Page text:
Human Rights, Human Wrongs: Challenging Poverty, Vulnerability and Social Exclusion

With complex legal protections and varying societal norms, how do we ensure rights for all?

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Estimated 11 weeks
2–4 hours per week
Self-paced
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About this course

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From women to children to indigenous peoples, the rights of marginalized groups the world over are violated daily. These injustices affect not just these groups, but also the stability of our world – and our collective future.

Join this massive open online course to learn about the establishment of human rights and their linkages to many other global issues in sustainable development. Using legal frameworks as the lens, the course explores the barriers that prevent rights from becoming reality in different societies.

This course is for:

  • Graduate students and advanced undergraduate students studying human rights, law, sustainable development, international relations, and related fields
  • Human rights practitioners working on the ground who want to improve the efficacy of intervention programs
  • Lawyers and policymakers interested in the context of existing and past human rights legislation and the current issues at play in revising legislation or adopting new legislation
  • Private-sector actors , such as those who work in corporate sustainability and responsibility, who are interested in labor rights, gender equality and more
  • Sustainable development practitioners who want to understand human rights in the context of a range of issues, such as forced migration

At a glance

  • Language: English

What you'll learn

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  • International agreements in place to support marginalized groups
  • How global politics shape the conversation – and the law
  • Gender, ethnicity and other factors that intersect – and interfere – with rights worldwide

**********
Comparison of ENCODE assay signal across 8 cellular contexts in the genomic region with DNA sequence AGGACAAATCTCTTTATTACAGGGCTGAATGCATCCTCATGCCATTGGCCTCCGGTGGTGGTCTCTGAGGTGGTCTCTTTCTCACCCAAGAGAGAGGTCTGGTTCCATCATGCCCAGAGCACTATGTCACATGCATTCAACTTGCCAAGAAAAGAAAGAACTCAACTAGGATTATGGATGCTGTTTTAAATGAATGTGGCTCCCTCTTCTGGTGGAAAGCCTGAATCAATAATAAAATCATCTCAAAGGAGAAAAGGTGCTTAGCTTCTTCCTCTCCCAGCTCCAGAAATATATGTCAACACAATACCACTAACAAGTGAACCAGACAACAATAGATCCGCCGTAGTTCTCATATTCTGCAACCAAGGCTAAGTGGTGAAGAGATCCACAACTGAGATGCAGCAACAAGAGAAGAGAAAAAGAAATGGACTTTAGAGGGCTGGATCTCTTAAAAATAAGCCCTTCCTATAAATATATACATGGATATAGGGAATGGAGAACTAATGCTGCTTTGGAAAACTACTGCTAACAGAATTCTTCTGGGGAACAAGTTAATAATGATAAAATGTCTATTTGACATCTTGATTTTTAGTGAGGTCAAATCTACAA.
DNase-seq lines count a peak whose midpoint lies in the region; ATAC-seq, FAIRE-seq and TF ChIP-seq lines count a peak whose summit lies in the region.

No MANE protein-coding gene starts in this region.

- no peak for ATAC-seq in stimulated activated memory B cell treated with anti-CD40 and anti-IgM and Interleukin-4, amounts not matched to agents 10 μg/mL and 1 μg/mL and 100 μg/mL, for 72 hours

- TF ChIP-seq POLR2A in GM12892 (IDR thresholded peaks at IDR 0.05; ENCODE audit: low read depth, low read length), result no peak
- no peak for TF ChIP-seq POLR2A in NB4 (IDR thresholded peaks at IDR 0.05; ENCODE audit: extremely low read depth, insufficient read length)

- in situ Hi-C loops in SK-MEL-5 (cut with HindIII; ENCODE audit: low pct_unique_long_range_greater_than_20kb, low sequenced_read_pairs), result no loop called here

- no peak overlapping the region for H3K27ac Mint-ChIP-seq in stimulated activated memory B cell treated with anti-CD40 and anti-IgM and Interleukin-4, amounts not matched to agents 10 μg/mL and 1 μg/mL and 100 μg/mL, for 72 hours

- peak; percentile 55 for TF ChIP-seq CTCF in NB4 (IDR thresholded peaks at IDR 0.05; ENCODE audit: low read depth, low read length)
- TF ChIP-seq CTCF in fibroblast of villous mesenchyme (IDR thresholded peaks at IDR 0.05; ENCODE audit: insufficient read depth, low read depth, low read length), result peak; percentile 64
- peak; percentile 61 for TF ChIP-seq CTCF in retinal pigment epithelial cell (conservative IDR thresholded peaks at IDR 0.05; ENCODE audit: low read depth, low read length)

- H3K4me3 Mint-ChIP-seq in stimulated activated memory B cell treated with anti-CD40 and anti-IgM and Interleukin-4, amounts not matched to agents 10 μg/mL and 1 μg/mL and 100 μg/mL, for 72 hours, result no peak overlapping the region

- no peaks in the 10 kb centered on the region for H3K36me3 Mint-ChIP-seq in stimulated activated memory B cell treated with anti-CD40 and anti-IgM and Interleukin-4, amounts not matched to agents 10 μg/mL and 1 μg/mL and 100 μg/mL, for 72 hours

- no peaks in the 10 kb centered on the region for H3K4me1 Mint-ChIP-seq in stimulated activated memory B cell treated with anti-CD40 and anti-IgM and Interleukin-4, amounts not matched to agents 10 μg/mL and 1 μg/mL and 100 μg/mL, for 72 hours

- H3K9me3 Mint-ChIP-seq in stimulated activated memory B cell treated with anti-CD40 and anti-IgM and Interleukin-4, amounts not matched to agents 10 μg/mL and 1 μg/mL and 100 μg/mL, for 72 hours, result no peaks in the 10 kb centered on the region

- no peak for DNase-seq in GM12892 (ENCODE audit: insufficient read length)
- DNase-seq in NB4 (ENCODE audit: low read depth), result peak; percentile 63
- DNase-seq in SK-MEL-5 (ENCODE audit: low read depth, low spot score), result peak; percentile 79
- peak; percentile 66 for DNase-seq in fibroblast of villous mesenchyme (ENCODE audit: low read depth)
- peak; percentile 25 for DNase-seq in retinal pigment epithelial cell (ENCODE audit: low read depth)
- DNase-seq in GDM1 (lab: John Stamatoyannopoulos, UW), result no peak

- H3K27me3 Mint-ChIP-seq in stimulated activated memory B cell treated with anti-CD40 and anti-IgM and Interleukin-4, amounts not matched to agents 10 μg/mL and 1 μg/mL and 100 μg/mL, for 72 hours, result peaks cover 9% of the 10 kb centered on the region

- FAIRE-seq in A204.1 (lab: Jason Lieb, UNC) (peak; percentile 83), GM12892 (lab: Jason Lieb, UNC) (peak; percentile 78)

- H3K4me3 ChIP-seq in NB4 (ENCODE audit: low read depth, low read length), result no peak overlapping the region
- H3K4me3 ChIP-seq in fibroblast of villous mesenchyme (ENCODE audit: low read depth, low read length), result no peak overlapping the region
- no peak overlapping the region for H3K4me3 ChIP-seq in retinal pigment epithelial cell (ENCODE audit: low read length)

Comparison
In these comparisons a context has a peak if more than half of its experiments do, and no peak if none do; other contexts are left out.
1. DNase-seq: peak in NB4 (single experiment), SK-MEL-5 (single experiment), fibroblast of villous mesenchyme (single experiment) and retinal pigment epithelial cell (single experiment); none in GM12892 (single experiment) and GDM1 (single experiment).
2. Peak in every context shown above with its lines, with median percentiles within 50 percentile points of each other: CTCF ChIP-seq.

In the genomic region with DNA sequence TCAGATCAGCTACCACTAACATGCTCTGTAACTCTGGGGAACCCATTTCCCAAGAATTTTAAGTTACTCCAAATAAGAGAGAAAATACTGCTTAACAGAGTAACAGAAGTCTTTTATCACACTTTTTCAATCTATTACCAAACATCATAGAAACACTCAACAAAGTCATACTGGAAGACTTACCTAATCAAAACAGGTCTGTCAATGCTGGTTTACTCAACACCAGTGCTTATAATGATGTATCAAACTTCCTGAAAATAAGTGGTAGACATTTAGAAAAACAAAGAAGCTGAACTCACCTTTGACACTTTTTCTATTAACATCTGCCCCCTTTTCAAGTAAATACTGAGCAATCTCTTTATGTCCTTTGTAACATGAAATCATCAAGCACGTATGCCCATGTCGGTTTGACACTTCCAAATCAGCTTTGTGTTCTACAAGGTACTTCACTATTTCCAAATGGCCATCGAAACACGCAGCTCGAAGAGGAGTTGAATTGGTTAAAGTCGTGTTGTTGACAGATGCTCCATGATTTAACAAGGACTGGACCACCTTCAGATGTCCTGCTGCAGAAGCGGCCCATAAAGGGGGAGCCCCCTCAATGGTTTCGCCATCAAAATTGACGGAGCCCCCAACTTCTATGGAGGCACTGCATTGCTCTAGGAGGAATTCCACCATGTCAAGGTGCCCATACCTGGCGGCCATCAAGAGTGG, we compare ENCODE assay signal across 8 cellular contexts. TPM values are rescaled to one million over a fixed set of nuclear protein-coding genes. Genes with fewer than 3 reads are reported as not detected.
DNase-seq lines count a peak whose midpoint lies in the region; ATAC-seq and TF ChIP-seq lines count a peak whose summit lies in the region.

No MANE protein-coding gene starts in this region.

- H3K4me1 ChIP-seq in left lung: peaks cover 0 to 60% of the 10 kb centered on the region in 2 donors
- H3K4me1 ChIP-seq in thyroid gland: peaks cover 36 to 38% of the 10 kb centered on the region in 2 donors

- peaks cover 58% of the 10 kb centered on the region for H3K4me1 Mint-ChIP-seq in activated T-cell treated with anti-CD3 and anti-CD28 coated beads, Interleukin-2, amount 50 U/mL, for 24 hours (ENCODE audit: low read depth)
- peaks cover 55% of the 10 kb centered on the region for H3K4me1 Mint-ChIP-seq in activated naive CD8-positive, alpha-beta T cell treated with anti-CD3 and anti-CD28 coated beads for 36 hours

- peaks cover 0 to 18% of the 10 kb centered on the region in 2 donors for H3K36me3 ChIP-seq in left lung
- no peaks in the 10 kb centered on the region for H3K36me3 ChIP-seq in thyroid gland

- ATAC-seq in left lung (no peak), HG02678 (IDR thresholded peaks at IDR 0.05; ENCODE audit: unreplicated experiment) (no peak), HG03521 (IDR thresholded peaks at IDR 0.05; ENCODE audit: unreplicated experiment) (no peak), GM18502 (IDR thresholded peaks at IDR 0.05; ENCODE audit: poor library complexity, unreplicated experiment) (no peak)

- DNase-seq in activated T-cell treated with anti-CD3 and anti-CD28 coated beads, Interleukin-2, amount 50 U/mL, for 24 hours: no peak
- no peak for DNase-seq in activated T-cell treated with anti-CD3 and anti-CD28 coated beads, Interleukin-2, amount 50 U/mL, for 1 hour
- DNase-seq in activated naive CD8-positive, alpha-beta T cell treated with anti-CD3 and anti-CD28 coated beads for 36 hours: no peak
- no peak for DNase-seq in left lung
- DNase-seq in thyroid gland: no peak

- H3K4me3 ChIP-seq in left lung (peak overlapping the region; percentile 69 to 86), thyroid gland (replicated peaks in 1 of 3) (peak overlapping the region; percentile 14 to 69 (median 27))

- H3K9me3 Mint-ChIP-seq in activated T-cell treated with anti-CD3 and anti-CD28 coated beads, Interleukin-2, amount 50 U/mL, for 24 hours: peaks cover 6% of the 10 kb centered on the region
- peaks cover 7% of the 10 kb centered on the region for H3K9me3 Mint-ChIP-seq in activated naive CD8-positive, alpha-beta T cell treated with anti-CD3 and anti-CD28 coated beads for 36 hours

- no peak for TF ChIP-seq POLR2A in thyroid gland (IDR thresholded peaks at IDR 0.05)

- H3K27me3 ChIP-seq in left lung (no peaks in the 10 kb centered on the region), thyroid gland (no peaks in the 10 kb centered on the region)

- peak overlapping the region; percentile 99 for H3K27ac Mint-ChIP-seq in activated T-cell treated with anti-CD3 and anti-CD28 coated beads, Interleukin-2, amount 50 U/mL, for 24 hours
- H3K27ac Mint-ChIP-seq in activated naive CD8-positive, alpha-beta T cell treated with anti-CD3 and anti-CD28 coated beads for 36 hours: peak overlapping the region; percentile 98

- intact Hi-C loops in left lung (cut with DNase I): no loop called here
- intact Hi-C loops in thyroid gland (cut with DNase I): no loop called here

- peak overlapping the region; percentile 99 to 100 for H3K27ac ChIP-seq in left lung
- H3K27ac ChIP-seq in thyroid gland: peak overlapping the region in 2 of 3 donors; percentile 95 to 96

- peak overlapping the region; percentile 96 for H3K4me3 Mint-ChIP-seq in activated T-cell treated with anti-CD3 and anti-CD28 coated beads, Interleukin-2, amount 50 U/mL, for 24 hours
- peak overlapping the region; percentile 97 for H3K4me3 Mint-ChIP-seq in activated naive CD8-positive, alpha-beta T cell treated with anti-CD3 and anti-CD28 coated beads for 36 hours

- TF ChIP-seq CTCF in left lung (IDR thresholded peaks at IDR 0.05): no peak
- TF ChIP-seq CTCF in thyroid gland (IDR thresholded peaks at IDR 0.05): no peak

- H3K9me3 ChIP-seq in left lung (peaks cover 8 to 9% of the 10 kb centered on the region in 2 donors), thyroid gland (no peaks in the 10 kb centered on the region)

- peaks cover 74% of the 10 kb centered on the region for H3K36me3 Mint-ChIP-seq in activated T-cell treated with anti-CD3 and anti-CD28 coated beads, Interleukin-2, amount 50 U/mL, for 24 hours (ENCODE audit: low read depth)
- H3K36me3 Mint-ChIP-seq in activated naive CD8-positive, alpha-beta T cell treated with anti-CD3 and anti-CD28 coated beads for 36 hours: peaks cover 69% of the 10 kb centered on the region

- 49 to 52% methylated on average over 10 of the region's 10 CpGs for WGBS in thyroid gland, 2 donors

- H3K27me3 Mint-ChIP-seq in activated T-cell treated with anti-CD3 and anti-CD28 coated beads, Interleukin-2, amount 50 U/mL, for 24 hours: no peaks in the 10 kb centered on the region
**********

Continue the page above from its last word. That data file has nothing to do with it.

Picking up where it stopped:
• How new approaches to humanitarian assistance hurt and help

Module 1: Why Does the World Need Human Rights?

  • Human Rights and Why We Need Them
  • From Economic Growth to People-Centered Development
  • The “Rise of Rights” in Development
  • Creating Human Rights
  • Are Rights Enough?

Module 2: International Legal Frameworks, Institutions and Development

  • Underlying Concepts of International Law
  • United Nations Institutions
  • International Law and Standards
  • Regional Systems for Human Rights
  • Social Inclusion

Module 3: International Human Rights Frameworks

  • Special Rights for Some
  • Convention on the Rights of the Child
  • Convention on the Elimination of All Forms of Discrimination Against Women
  • International Rights Treaties
  • Limitations of Existing Standards

Module 4: Underlying Frameworks for Social Inclusion

  • Subject vs Object in Law
  • Equality of Opportunity
  • Affirmative Action
  • Autonomy as Protection
  • Lawand Combatting Inequality

Module 5: Contested Rights and the Co-option of the Rights Discourse

  • Hierarchy of Rights
  • Collective vs. Individual Rights
  • Co-option of Rights
  • Intellectual Property Rights

Module 6: Gendered Poverty and Inequality

  • Poverty and Wellbeing
  • Gender Inequality
  • Households as Sites of Inequality
  • Gendered Experience of Poverty
  • Attacking Gender Inequality Within Development

Module 7: Gendered Rights and Violence

  • Women’s Rights
  • Sexual and Reproductive Rights
  • Violence and Legal Frameworks
  • Gender in the UN Human Rights Framework
  • Root Causes and Lived Realities
  • Social Communication for Social Change

Module 8: Social Exclusion: Minorities and Indigenous Peoples

  • Minorities and Indigenous Peoples
  • Issues Facing Minorities and Indigenous Peoples
  • Social Exclusion by Continent
  • Overcoming Structural Inequalities
  • Combatting Social Exclusion

Module 9: Advocating for the Vulnerable

  • Vulnerability and “Natural” Disasters
  • Gendered Experiences of Disaster
  • Social Protection: Problematizing Conditional Cash Transfers
  • Culture v. Rights: The Case of Female Genital Mutilation
  • Equalizing the Encounter: Free Prior Informed Consent

Module 10: From Exclusion to Inclusion: Responding to Crisis and Conflict

  • Humanitarian Response to Crisis
  • “Do No Harm”: The Rise of “New Humanitarianism”
  • International Federation of the Red Cross and Red Crescent Societies
  • Democratization and Political Participation: The Situation Room
  • Responding to Crisis: Mediating for Peace

Module 11: New Directions: Rights and the SDGs

  • Sustainable Development and Rights
  • A Vision of Rights for the Future
  • Pathways to Sustainable Development and Human Rights
  • Human Rights and the Economy
  • The SDGs and Beyond

About the instructors